? Blown In Cellulose or Fiberglass Insulation

chipster_2007March 21, 2008

I need to insulate my house built in 1930's. There is no insulation in the walls and 30 yrs ago, fiberglass batts were installed in the floor of the attic. Not all the bays were insulated and right now I can't tell which one's were not. Of the ones I can check, it looks like the fiberglass batts have settled, there is a space before reaching the top of the bay and they don't seem to fit as snuggly as they did when they were first installed. It has been suggested that I use fiberglass blown in insulation over cellulose because it won't settle. Are there any other benefits to blown in fiberglass over cellulose? I am told the R value is the same for both fiberglass and cellulose. Is that correct? I have some info of a certain company that says blown in cellulose insulation has a higher R value than fiberglass. Talk about confusion!!! I have also heard that the boric acid in the cellulose insul eventually breaks down and becomes ineffective. Also the floor boards in the attic have spaces and cracks between them so I am concerned re blowing in any type of insulation and having the fibers wind up in the air that we breath. Would the use of tyvek underneath the floor boards be at all helpful in preventing this? Heating bills are HIGH. Would appreciate any imput. Thanks

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I had fiberglass blown into the attic over the cellulose. If the cellulose ever gets wet it will need to be removed. Good luck trying to find someone to remove that stuff.

Also, fiberglass is guaranteed never to catch fire. I'm not sure cellulose can say the same.

As far as settling , both products will settle overtime. I chose a contractor that guaranteed the product and would come back and re-blow if it fell below the 18" mark.


    Bookmark   March 21, 2008 at 2:38PM
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chipster 2007,
Cellulose and fiberglass are both non flamable to my knowledge. It is true that cellulose has a higher R value than fiberglass and it is also cheaper.
I do blown in cellulose from time to time for the company I work for and can tell you that people are very suprised how quiet their house becomes by the time we are finished.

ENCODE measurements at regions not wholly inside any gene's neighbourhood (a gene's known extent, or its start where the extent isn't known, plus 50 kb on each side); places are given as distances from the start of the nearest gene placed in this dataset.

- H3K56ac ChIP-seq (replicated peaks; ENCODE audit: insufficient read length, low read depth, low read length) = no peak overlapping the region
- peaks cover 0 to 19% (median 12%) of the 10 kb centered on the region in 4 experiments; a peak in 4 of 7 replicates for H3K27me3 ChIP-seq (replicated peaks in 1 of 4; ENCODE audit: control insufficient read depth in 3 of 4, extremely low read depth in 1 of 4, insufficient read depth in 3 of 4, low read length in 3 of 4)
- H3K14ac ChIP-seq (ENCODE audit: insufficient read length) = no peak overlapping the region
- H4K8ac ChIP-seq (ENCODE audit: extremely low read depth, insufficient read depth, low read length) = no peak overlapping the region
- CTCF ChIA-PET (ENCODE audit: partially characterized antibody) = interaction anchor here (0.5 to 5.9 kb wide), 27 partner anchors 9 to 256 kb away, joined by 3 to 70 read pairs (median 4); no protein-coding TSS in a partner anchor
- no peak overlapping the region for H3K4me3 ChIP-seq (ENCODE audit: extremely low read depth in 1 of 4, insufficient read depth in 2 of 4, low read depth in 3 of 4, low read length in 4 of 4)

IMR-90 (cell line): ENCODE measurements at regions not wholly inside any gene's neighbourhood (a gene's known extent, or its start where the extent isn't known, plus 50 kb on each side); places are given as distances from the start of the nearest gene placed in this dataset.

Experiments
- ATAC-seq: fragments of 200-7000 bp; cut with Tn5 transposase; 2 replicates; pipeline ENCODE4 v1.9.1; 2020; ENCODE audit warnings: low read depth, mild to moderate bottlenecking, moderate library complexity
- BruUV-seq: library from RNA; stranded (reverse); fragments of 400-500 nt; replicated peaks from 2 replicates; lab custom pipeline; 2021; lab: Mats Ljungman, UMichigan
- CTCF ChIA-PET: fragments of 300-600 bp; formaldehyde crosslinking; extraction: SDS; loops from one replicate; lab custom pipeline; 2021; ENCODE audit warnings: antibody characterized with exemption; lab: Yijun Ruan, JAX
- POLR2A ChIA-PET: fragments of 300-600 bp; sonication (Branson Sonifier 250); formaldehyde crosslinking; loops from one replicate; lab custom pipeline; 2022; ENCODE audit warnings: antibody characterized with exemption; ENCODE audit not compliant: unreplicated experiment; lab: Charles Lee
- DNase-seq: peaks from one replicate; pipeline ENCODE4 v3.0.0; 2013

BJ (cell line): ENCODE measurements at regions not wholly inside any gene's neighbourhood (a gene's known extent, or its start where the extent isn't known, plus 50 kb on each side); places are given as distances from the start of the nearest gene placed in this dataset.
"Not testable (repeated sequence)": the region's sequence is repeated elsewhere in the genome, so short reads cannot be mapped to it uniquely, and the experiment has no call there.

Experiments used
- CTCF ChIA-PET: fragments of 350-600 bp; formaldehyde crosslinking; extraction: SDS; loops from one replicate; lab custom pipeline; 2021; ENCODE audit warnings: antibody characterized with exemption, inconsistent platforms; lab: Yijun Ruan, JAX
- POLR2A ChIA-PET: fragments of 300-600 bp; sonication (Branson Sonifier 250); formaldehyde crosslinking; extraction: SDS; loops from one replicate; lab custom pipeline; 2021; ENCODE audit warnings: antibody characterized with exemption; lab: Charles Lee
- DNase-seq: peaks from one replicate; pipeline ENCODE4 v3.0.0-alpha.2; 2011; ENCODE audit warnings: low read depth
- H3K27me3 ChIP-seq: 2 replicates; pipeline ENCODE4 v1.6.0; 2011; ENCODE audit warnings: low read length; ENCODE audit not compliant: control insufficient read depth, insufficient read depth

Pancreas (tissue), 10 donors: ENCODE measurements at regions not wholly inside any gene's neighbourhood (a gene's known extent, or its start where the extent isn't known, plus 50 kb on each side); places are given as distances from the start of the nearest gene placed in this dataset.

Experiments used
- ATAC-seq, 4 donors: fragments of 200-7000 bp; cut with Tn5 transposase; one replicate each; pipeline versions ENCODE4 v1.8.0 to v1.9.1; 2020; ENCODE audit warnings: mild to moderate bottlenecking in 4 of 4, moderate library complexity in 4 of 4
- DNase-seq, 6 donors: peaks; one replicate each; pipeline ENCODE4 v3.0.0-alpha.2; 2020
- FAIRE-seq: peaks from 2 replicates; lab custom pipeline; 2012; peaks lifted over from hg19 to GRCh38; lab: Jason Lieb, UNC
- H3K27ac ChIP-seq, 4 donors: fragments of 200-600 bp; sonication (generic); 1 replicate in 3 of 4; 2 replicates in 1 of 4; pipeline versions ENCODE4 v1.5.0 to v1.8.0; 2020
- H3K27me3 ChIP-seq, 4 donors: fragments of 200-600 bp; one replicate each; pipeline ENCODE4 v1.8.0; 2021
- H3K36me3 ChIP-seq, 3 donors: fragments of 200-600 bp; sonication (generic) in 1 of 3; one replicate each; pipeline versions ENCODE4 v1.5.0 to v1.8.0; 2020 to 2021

Our average installed price ranges from a low 1.20 per SF to 2.20 per SF depending on outside conditions. For example, vinyl siding is the easiest to pop open on the outside and drill holes behind the siding to fill in between the studs, Aluminum harder, and Brick must be done from the inside.
I hope this bit of info sheds some light on your project.

All the Best,

The Porch Guy

Here is a link that might be useful: My Album

    Bookmark   March 21, 2008 at 9:43PM
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Hi Porch guy, I looked at your album and you do some Very Nice Work. What would be your recommendations for dealing with an attic floor that is only partially insulated with fiberglass batts that are now settled and not filling the bays fully? Looking at your work, I would like your opinion. Thanks

    Bookmark   March 22, 2008 at 1:45PM
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We had cellulose blown in our walls just last Monday. Porchguy is right, the house is quieter and just feels tighter. Obviously it's too soon to know how much lower our gas bill will be, but I can tell you that the boiler definitely kicks on less often than before. Also, the bedrooms that were colder before now feel the same temperature as the rest of the house.

I just looked at the bill and we paid $1.20/sf for the installation. Our house was built in 1957 and has cedar siding. Besides the outside walls, he also insulated the walls in the stairwell up to the attic, since these walls face living areas on the other side.

    Bookmark   March 22, 2008 at 5:29PM
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Ver nice work porchguy!

I use cellulose as it conforms better to odd shapes. Plus it's denser than fg, so it performs better as a air barrier. In cold climates, fg in an attic loses up to half its nominal R value.

Here is a link that might be useful: cellulose vs. fiberglass

    Bookmark   March 22, 2008 at 5:37PM
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I also vote for fiberglass in your situation. Also make sure you have enough ventillation so you don't end up with moisture problems. Roof vents typically do the trick.

    Bookmark   March 22, 2008 at 7:53PM
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chipster 2007,
Removal of old settled fiberglass batts is a dangerous job and removal crew must be equipted with jumpsuits and breathing apparatus. Additionally the fine glass particals become airborne and drift everywhere. Especially if you have an A/C uint up there, chances are these particles could get into the system.
Leaving them as they lay and blowing right over them is the safest method and does not jepordize the effectiveness of the job.
Over the years we rarely remove batt fiberglass as it not necessary but if the homeowner wants them removed, there is an additional charge.
My advise is to leave the batt insulation where it lay and just blow over them - you'll get the same results.

All the best,

The Porch Guy

    Bookmark   March 23, 2008 at 9:11AM
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Another consideration is that cellulose insulation is better for the environment than fiberglass:

    Bookmark   March 24, 2008 at 1:22AM
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jcin los angeles,